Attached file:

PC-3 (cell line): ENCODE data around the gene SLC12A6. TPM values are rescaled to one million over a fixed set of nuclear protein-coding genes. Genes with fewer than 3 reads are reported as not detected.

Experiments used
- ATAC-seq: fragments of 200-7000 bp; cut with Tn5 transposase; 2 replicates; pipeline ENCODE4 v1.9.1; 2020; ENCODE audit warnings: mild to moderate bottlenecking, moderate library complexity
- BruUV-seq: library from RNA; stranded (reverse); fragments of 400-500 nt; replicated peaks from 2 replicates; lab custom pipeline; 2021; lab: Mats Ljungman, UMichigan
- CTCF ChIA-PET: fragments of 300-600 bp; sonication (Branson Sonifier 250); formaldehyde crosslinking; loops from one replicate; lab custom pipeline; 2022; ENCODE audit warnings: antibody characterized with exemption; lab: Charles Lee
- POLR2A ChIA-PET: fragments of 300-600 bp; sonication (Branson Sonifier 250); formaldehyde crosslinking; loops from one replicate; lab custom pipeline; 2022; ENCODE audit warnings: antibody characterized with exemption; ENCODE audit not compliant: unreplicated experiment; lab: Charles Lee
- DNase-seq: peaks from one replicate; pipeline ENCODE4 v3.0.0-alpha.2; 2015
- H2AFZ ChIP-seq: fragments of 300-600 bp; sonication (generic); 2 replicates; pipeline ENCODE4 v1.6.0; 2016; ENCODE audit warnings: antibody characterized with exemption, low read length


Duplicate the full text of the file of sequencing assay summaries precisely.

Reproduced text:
PC-3 (cell line): ENCODE data around the gene SLC12A6. TPM values are rescaled to one million over a fixed set of nuclear protein-coding genes. Genes with fewer than 3 reads are reported as not detected.

Experiments used
- ATAC-seq: fragments of 200-7000 bp; cut with Tn5 transposase; 2 replicates; pipeline ENCODE4 v1.9.1; 2020; ENCODE audit warnings: mild to moderate bottlenecking, moderate library complexity
- BruUV-seq: library from RNA; stranded (reverse); fragments of 400-500 nt; replicated peaks from 2 replicates; lab custom pipeline; 2021; lab: Mats Ljungman, UMichigan
- CTCF ChIA-PET: fragments of 300-600 bp; sonication (Branson Sonifier 250); formaldehyde crosslinking; loops from one replicate; lab custom pipeline; 2022; ENCODE audit warnings: antibody characterized with exemption; lab: Charles Lee
- POLR2A ChIA-PET: fragments of 300-600 bp; sonication (Branson Sonifier 250); formaldehyde crosslinking; loops from one replicate; lab custom pipeline; 2022; ENCODE audit warnings: antibody characterized with exemption; ENCODE audit not compliant: unreplicated experiment; lab: Charles Lee
- DNase-seq: peaks from one replicate; pipeline ENCODE4 v3.0.0-alpha.2; 2015
- H2AFZ ChIP-seq: fragments of 300-600 bp; sonication (generic); 2 replicates; pipeline ENCODE4 v1.6.0; 2016; ENCODE audit warnings: antibody characterized with exemption, low read length